Sites and apps with a suitable colour palette arouse the user’s automatic attraction – something flows naturally and smoothly – often by complementing the structure and hierarchy of an interface, or by associations to the real world, providing a pleasant experience.

On the other hand, an inappropriate choice of colours negatively influences the user experience and can even render the interaction meaningless.

Despite being a complex topic and with many subtle points, there are certain aspects of colours in web design that can be treated on a broader level. Elements such as cultural variations in the meanings of colours and function of the application or website are examples of very straightforward basic concepts for designers to apply in their work.

Just a Quick Recap

The symbology of colours is fundamental in marketing to convey different sensations when creating websites, online stores, brands and any other material that represents a point of contact between a company and the public.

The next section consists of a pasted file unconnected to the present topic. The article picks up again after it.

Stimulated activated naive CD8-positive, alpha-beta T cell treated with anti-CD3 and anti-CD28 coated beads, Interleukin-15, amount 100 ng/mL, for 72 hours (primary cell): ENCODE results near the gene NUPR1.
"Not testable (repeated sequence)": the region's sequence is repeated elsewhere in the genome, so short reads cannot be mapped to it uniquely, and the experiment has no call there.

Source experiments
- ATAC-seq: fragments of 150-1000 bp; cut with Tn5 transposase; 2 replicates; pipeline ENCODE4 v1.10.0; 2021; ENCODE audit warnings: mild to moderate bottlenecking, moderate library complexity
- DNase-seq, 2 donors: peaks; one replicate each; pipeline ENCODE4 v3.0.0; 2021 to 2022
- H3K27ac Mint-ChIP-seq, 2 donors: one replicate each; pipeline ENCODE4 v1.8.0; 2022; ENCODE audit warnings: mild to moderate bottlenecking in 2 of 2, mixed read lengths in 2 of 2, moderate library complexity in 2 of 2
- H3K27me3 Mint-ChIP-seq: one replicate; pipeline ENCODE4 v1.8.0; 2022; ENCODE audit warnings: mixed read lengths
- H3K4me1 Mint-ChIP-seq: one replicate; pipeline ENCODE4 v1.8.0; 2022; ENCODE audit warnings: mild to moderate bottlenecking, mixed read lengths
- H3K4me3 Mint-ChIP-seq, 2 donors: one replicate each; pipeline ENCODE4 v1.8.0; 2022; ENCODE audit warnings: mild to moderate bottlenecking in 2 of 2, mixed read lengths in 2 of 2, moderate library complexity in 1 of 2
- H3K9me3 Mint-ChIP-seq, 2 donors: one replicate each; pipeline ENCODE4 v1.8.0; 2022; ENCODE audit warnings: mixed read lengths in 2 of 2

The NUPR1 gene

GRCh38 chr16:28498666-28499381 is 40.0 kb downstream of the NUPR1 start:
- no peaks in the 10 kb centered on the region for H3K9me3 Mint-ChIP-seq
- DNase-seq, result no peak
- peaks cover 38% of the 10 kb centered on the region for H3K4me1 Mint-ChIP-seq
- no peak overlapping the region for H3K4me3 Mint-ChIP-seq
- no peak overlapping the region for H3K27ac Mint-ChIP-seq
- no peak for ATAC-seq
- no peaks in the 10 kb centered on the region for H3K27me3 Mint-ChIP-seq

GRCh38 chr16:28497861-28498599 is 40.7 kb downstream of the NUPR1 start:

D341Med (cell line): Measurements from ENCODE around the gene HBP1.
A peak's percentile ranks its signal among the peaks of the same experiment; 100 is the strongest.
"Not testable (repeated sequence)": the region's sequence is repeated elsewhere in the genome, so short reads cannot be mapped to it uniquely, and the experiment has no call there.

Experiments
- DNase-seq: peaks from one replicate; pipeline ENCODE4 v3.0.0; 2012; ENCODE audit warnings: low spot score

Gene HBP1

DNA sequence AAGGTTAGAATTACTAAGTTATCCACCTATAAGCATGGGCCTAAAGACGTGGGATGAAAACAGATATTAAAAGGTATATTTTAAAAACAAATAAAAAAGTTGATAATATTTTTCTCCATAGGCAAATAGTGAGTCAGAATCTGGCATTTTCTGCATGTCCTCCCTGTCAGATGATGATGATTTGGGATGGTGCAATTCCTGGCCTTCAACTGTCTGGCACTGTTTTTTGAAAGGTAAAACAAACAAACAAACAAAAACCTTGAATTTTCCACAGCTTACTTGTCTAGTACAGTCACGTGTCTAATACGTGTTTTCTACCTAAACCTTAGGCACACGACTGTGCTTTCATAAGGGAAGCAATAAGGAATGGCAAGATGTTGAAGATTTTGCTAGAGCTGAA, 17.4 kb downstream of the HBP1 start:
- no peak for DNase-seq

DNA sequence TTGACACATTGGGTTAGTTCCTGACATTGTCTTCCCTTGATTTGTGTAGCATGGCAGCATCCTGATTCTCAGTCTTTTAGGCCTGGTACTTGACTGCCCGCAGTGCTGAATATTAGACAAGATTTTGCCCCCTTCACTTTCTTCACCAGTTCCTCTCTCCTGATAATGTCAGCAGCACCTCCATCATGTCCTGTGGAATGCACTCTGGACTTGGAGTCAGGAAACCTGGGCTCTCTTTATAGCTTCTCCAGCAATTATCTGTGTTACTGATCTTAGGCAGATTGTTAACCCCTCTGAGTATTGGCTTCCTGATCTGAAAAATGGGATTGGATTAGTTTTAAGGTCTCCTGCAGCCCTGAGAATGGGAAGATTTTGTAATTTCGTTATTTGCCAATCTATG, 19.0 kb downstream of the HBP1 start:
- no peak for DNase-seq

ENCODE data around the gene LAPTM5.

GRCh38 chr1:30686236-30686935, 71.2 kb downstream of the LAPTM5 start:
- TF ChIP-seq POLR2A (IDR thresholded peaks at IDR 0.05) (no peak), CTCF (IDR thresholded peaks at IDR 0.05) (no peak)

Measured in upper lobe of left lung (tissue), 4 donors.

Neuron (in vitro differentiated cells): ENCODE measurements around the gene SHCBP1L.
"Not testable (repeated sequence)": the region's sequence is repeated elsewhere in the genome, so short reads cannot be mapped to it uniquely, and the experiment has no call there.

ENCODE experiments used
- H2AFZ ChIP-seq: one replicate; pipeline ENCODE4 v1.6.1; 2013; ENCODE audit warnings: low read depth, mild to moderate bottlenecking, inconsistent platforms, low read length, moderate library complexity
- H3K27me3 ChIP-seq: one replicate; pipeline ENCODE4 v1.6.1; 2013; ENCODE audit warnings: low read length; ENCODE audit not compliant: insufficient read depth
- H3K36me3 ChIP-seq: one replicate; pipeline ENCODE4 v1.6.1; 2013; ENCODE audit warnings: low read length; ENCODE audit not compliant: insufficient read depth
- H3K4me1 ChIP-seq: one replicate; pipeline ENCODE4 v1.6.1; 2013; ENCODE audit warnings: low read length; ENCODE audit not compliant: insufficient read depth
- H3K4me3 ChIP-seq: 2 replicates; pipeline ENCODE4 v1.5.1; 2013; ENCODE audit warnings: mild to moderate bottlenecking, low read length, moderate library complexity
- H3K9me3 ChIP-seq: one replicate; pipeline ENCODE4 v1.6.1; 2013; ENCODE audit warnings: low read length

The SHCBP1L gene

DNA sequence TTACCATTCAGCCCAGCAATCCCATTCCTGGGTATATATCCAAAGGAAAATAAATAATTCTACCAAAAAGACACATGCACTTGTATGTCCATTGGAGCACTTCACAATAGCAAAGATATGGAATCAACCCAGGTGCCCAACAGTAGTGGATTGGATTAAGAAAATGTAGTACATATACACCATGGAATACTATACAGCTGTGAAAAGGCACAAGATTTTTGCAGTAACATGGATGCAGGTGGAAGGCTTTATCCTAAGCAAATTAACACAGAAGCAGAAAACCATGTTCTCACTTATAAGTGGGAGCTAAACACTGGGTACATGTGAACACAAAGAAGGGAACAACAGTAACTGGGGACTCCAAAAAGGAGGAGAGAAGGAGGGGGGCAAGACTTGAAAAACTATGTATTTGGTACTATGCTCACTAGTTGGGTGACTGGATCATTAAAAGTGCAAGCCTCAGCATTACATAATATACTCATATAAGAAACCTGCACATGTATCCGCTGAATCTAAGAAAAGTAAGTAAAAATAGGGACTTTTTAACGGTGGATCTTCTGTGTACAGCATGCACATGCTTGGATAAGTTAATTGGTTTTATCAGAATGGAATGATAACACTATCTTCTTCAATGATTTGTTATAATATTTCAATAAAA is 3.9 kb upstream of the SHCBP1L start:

Colour has the power of attracting your brand, stimulating buying in your store, transmitting reliability on your website, countless influences and decision factors for your business to gain recognition and differentiation in the market.

Warm Colour: Variations in the red area of ​​the colour spectrum are known as warm colours and include red, orange and yellow. Red, for example, is capable of provoking strong reactions, indicating alertness, danger or passion.

Orange: a very energetic colour, is associated with creativity, adventure, youth and can also evoke a retro feeling, due to the strong ties with the style of the 1970s.

Yellow: is a cheerful and optimistic colour, used in more neutral tones for designs, related to children’s themes, brighter shades in creative designs, or darker shades associated with wealth.

Cold Colours: like blue, green, indigo and violet refer to the stillness, sweetness, contemplation and different shades of these mental pictures. Green has some varied associations such as environmentalism and nature, or even wealth and tradition (in darker tones).

Blue: is the most universally “accepted” colour, which may explain why so many companies choose shades of blue for their brand. Bright blues appear associated with communication, while other tones often refer to loyalty, trust and professionalism.